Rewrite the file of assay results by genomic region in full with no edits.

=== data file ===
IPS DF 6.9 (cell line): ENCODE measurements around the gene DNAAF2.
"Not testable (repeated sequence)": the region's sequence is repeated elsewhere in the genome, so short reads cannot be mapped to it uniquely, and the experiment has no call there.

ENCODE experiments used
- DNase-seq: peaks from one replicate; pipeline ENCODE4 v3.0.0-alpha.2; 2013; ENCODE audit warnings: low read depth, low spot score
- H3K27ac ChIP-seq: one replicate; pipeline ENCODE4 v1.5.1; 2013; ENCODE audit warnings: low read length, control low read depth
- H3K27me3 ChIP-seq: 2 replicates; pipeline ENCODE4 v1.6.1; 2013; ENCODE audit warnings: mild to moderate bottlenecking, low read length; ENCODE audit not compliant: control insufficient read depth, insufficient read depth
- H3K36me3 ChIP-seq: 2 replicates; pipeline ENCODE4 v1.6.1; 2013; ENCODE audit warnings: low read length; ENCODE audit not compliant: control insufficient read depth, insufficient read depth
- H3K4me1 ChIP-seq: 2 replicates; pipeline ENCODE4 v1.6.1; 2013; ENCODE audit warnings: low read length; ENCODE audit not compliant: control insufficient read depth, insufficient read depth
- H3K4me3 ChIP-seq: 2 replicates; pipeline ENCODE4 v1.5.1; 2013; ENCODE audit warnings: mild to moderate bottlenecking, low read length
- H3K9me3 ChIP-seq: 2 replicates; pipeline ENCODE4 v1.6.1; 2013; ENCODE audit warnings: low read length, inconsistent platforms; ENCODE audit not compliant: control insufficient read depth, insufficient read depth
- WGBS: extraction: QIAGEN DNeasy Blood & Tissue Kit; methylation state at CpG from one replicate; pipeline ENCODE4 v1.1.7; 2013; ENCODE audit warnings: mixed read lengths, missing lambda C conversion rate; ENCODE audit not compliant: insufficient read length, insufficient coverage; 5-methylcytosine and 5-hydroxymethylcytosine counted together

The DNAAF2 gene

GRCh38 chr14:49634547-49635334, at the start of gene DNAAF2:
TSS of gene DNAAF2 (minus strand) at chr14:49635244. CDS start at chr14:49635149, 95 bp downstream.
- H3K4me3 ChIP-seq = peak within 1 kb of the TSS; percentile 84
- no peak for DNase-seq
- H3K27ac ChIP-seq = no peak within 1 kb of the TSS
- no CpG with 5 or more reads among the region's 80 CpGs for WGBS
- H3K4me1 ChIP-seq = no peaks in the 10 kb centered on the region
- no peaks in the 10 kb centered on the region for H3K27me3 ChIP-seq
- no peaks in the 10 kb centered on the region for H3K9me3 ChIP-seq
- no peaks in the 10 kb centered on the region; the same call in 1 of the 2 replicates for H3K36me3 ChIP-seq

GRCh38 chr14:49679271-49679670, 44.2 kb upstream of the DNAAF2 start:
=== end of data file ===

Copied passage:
IPS DF 6.9 (cell line): ENCODE measurements around the gene DNAAF2.
"Not testable (repeated sequence)": the region's sequence is repeated elsewhere in the genome, so short reads cannot be mapped to it uniquely, and the experiment has no call there.

ENCODE experiments used
- DNase-seq: peaks from one replicate; pipeline ENCODE4 v3.0.0-alpha.2; 2013; ENCODE audit warnings: low read depth, low spot score
- H3K27ac ChIP-seq: one replicate; pipeline ENCODE4 v1.5.1; 2013; ENCODE audit warnings: low read length, control low read depth
- H3K27me3 ChIP-seq: 2 replicates; pipeline ENCODE4 v1.6.1; 2013; ENCODE audit warnings: mild to moderate bottlenecking, low read length; ENCODE audit not compliant: control insufficient read depth, insufficient read depth
- H3K36me3 ChIP-seq: 2 replicates; pipeline ENCODE4 v1.6.1; 2013; ENCODE audit warnings: low read length; ENCODE audit not compliant: control insufficient read depth, insufficient read depth
- H3K4me1 ChIP-seq: 2 replicates; pipeline ENCODE4 v1.6.1; 2013; ENCODE audit warnings: low read length; ENCODE audit not compliant: control insufficient read depth, insufficient read depth
- H3K4me3 ChIP-seq: 2 replicates; pipeline ENCODE4 v1.5.1; 2013; ENCODE audit warnings: mild to moderate bottlenecking, low read length
- H3K9me3 ChIP-seq: 2 replicates; pipeline ENCODE4 v1.6.1; 2013; ENCODE audit warnings: low read length, inconsistent platforms; ENCODE audit not compliant: control insufficient read depth, insufficient read depth
- WGBS: extraction: QIAGEN DNeasy Blood & Tissue Kit; methylation state at CpG from one replicate; pipeline ENCODE4 v1.1.7; 2013; ENCODE audit warnings: mixed read lengths, missing lambda C conversion rate; ENCODE audit not compliant: insufficient read length, insufficient coverage; 5-methylcytosine and 5-hydroxymethylcytosine counted together

The DNAAF2 gene

GRCh38 chr14:49634547-49635334, at the start of gene DNAAF2:
TSS of gene DNAAF2 (minus strand) at chr14:49635244. CDS start at chr14:49635149, 95 bp downstream.
- H3K4me3 ChIP-seq = peak within 1 kb of the TSS; percentile 84
- no peak for DNase-seq
- H3K27ac ChIP-seq = no peak within 1 kb of the TSS
- no CpG with 5 or more reads among the region's 80 CpGs for WGBS
- H3K4me1 ChIP-seq = no peaks in the 10 kb centered on the region
- no peaks in the 10 kb centered on the region for H3K27me3 ChIP-seq
- no peaks in the 10 kb centered on the region for H3K9me3 ChIP-seq
- no peaks in the 10 kb centered on the region; the same call in 1 of the 2 replicates for H3K36me3 ChIP-seq

GRCh38 chr14:49679271-49679670, 44.2 kb upstream of the DNAAF2 start: